GammieMid-January each year, my siblings and I mark the closest thing we have to a Saint’s Day. It’s the anniversary of the death of our beloved grandmother, “Gammie.” (The first of her 15 grandchildren couldn’t pronounce “r.”) She died more than 50 years ago, a heart attack while shoveling snow at home – the home my dad was born in and that Gammie herself was born in.

Gammie never went to college. I doubt she graduated from high school. But she had a grandmotherly wisdom and unconditional love that surrounded all of us. We only saw her 2-3 times a year, as my childhood was one of being transplanted every few years while my dad grew in his career. Each visit was magical then, as are the decades-old memories.

Why do we celebrate her so? I think Gammie is an archetype of what we all yearn for: Attentiveness, patience, little advice, a compassionate heart. Endless hugs. Tea with lots of sugar, and cinnamon toast. In her wisdom, she knew that whatever troubled us we had the capacity to figure out, as long as we had a kind and gentle presence.

We try to create that atmosphere in our UU Wellspring circles. And really, don’t all good friendships have these qualities?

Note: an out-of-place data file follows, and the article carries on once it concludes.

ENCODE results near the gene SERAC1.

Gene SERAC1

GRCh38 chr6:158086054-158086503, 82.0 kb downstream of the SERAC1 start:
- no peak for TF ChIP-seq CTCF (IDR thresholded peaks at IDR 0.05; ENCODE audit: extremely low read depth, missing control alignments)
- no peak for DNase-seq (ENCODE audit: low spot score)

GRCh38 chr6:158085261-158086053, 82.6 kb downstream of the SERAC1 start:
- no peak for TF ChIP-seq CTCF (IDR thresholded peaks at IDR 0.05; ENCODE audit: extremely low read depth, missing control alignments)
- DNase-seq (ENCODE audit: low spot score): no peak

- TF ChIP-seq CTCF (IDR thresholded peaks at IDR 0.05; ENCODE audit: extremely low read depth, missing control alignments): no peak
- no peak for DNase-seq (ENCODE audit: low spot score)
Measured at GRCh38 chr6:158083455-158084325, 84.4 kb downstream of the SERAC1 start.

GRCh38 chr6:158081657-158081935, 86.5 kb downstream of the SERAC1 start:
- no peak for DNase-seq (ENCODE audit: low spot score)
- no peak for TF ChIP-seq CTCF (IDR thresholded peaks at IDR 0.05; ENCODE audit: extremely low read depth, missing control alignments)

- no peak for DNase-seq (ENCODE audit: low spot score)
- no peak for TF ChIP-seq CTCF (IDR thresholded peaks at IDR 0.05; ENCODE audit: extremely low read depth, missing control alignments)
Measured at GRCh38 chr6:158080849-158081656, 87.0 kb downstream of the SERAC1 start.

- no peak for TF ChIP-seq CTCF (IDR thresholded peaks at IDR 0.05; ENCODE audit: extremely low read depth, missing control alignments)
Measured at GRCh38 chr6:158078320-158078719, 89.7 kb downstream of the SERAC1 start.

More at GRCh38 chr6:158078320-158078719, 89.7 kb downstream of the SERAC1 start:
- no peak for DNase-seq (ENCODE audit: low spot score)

I never saw Gammie read a book. And as far as I know, the following is the only thing she ever wrote, a few years before her early death. This is the kind of “welcome” to which I aspire!


By Mary (Gammie) Collins

I say it’s good to be alive

When those you love the most arrive.

This is the sweetest sound I know,

To hear the children shout “Hello”

It fills the measure with content

To get that hug that’s truly meant

And I enjoy the time I use –

In taking off their overshoes

It makes me proud to have them be

Happy to share a meal with me.

And when they shatter plate or cup

The pieces gladly I pick up

Their mother by their noise disturbed

Insists that children should be curbed

And with that notion I agree,

Except when visiting with me.

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